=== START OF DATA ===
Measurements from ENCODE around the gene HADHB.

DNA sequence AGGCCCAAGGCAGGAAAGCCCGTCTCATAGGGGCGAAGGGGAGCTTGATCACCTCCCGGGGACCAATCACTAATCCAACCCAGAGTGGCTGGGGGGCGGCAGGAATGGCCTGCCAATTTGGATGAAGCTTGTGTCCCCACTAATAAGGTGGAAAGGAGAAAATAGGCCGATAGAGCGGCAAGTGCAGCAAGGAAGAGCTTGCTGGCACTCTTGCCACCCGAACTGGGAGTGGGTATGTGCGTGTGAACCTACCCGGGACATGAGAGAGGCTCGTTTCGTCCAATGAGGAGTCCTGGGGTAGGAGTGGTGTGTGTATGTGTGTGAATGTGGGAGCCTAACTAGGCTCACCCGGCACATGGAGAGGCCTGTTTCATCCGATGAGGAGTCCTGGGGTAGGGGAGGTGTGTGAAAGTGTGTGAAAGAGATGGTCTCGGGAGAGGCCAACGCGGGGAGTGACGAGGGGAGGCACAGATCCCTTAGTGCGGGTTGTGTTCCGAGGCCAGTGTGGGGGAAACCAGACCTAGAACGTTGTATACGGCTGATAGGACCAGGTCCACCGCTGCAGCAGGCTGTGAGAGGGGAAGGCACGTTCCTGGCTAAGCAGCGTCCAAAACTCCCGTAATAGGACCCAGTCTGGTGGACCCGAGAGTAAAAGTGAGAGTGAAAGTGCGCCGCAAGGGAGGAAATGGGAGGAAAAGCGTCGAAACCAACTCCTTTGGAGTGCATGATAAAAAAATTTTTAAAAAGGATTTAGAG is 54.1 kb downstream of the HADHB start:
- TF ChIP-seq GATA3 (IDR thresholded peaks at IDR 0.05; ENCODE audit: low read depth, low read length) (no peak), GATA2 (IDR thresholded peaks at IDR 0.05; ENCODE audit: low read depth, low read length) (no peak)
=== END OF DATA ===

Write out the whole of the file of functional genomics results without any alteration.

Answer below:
Measurements from ENCODE around the gene HADHB.

DNA sequence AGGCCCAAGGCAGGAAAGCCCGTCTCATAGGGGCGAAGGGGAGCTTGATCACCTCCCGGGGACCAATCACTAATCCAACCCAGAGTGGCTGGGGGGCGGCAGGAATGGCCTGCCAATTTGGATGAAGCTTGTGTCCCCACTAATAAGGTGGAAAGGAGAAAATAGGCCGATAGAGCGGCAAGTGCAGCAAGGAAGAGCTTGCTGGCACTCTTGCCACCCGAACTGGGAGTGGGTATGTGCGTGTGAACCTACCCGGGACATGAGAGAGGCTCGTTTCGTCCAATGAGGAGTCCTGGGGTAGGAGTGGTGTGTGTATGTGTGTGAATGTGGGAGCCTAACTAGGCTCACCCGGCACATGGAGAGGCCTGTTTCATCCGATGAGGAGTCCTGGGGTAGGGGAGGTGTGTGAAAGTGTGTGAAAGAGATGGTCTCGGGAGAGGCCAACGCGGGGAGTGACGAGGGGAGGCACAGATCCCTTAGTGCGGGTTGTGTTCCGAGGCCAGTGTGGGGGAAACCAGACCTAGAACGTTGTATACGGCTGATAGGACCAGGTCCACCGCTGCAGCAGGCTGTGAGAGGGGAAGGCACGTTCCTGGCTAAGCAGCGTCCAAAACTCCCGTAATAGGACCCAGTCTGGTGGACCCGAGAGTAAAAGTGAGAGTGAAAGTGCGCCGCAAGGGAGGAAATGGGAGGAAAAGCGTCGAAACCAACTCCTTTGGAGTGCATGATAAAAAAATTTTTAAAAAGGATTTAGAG is 54.1 kb downstream of the HADHB start:
- TF ChIP-seq GATA3 (IDR thresholded peaks at IDR 0.05; ENCODE audit: low read depth, low read length) (no peak), GATA2 (IDR thresholded peaks at IDR 0.05; ENCODE audit: low read depth, low read length) (no peak)